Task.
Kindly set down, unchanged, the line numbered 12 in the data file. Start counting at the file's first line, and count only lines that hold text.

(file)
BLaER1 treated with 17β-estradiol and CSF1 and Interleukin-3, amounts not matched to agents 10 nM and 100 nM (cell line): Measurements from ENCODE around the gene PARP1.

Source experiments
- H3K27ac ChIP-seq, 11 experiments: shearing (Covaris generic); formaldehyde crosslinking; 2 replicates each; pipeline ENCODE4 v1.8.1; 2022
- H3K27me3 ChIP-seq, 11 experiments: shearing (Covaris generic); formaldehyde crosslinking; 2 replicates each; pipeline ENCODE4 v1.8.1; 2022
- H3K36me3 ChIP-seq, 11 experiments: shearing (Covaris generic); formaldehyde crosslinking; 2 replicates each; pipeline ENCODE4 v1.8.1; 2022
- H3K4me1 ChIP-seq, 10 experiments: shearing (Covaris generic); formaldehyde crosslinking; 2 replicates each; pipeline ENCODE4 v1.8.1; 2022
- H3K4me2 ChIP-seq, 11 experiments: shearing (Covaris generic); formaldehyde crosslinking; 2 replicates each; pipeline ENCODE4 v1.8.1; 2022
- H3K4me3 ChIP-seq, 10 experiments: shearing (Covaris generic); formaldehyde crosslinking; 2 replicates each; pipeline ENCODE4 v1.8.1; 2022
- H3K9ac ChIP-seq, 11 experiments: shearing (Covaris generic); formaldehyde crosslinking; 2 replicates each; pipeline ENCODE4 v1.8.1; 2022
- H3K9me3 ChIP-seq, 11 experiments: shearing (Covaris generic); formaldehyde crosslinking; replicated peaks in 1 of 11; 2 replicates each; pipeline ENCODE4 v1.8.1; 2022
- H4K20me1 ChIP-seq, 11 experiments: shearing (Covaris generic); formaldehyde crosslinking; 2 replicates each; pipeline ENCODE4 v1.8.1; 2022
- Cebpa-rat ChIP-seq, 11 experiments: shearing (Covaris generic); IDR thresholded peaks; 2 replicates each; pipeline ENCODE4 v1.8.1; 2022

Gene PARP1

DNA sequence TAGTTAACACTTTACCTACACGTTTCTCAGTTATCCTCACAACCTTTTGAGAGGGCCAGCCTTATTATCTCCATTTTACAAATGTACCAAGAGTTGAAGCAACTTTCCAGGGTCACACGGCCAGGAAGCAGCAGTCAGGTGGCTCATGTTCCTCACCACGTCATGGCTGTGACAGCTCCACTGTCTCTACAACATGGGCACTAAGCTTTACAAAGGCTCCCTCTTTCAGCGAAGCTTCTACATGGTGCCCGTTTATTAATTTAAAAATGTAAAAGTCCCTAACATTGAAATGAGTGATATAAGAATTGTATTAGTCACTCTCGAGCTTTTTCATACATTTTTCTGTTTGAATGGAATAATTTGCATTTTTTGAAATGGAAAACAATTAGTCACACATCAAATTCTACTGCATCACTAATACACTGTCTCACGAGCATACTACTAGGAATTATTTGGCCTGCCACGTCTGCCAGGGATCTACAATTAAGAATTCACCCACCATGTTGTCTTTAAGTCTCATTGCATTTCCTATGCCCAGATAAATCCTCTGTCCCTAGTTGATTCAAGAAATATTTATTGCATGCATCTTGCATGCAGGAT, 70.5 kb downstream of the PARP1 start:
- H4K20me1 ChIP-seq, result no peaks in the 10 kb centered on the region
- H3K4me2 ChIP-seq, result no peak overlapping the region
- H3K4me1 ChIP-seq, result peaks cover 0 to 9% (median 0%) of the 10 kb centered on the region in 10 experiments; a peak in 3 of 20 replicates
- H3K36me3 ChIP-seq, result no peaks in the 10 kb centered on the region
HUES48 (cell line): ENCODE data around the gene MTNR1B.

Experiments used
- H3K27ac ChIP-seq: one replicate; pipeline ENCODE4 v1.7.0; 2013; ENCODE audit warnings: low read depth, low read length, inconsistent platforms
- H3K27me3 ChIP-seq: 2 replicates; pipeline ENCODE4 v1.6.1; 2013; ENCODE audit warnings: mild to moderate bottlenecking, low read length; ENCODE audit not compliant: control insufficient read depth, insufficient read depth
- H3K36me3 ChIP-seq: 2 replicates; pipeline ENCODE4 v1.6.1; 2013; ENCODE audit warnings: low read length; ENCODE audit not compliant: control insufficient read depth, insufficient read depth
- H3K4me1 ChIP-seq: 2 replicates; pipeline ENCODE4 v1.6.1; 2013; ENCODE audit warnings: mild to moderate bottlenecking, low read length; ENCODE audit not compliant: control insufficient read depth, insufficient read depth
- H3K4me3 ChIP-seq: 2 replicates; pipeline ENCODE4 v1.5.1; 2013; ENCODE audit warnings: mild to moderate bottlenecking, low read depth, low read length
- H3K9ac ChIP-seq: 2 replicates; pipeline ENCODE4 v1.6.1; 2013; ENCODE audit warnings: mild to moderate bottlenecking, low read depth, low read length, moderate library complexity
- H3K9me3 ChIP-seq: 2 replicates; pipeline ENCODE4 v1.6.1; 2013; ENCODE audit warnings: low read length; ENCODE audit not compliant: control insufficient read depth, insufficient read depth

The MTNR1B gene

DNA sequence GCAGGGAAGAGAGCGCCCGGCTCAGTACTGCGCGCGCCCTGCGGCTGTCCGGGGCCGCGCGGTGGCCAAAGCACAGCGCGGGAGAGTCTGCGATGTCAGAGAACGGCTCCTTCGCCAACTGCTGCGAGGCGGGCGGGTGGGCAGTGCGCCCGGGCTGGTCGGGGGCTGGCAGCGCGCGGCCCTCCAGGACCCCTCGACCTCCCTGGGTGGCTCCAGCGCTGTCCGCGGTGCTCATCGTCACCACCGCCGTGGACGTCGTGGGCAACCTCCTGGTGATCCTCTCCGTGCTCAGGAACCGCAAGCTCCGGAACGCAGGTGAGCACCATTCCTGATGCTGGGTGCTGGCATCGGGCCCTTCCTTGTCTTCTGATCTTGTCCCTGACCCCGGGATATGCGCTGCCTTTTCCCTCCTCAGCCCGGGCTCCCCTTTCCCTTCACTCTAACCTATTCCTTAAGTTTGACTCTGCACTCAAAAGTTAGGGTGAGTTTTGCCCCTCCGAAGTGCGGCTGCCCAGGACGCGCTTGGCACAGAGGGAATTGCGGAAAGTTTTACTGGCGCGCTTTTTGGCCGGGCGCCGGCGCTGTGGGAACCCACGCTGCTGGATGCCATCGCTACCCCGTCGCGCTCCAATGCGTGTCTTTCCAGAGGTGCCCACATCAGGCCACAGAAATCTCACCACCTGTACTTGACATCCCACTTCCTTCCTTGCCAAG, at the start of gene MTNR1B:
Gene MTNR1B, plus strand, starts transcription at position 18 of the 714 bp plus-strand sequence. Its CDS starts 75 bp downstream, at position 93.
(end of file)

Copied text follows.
- Cebpa-rat ChIP-seq, 11 experiments: shearing (Covaris generic); IDR thresholded peaks; 2 replicates each; pipeline ENCODE4 v1.8.1; 2022